It’s also important to be creative with the data available to make sense of it. As an example, the intelligent people over at Splunk had a stream of data showing mouse movements and clicks. This meant that they could have 5,000 to 10,000 events per user per page recorded. They took that data and built images showing mouse position as a line with the velocity of mouse movement depicted using a colour scale on the line. They then used different colour circles for left and right mouse clicks. This turned each session into one image, and they could use that data to train a deep learning model to detect fraud on sites using their system. Basically, they can quite accurately determine if the user is a human or bot in real-time.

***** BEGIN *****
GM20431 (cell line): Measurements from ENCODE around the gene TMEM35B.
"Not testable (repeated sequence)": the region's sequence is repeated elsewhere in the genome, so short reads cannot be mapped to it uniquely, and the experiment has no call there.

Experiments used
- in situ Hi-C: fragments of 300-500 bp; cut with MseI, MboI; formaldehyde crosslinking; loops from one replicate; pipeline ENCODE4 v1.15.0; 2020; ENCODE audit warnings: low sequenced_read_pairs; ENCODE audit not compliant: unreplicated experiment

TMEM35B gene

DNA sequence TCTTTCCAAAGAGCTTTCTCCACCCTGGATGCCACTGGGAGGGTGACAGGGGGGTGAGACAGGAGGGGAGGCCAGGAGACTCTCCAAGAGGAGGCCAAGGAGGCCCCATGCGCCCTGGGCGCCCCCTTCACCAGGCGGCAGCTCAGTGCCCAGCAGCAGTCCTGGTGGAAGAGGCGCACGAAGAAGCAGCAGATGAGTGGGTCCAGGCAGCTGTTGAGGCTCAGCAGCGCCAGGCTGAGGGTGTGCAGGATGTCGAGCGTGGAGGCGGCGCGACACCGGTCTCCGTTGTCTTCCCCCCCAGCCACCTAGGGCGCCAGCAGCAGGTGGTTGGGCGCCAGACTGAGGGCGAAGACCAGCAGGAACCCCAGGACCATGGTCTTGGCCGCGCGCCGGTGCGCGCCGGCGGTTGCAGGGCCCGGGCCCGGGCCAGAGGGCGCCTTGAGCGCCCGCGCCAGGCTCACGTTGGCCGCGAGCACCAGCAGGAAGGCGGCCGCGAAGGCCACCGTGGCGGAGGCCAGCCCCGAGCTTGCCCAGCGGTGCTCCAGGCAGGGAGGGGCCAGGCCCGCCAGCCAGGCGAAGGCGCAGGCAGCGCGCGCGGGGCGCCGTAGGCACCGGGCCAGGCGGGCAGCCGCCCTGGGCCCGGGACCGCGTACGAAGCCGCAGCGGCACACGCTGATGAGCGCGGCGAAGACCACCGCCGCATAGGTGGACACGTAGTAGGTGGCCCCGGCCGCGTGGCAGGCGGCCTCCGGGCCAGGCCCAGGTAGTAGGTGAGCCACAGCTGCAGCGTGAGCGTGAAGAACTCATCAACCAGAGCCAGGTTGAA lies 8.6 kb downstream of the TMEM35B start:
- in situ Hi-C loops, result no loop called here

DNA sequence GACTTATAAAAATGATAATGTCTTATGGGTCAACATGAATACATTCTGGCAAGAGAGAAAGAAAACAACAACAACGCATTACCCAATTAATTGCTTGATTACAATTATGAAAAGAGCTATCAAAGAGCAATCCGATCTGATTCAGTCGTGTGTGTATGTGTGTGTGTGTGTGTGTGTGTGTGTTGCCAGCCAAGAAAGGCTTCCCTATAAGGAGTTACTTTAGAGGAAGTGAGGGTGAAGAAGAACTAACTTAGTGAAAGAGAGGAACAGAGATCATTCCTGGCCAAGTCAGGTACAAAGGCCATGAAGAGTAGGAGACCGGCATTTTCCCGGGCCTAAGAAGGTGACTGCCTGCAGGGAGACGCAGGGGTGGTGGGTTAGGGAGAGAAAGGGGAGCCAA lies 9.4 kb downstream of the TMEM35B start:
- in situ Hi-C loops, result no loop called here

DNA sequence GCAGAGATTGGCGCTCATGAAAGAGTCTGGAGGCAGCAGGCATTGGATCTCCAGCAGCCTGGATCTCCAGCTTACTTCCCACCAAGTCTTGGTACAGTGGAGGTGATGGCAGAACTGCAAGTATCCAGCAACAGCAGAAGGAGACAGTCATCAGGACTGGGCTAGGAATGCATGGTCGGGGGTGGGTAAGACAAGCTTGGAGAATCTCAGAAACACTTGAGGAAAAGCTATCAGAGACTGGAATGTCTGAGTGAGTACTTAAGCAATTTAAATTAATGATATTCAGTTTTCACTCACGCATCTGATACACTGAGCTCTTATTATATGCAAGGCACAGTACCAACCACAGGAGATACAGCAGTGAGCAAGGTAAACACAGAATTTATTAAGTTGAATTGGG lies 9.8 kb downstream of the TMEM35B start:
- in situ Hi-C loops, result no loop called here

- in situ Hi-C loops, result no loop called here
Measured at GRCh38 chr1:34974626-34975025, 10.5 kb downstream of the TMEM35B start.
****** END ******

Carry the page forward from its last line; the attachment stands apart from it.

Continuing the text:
AI in financial services
When I think about all the big financial service institutions and the amount of data they have, I truly believe that the possibilities are almost endless from an AI perspective. We could do everything from fraud detection to product recommendations based on app usage, spend, etc. And with all these possibilities available to us, why would we want to create a bot that can be so wrong some of the time, that it could cause us to lose a customer? Instead, we could create things that happen in the background that add enormous value to our customers without them seeing the errors that can happen.
Remember that AI cannot solve problems that we cannot solve by ourselves. We are training the AI and therefore we need to know how the problem is solved in order to “teach” the machine how to solve it. The clarity in the problem to be solved or question being asked is paramount before just building an AI to do something. Until we have artificial general intelligence, make sure that your customers are being serviced by your best people that can feed back into the organisation.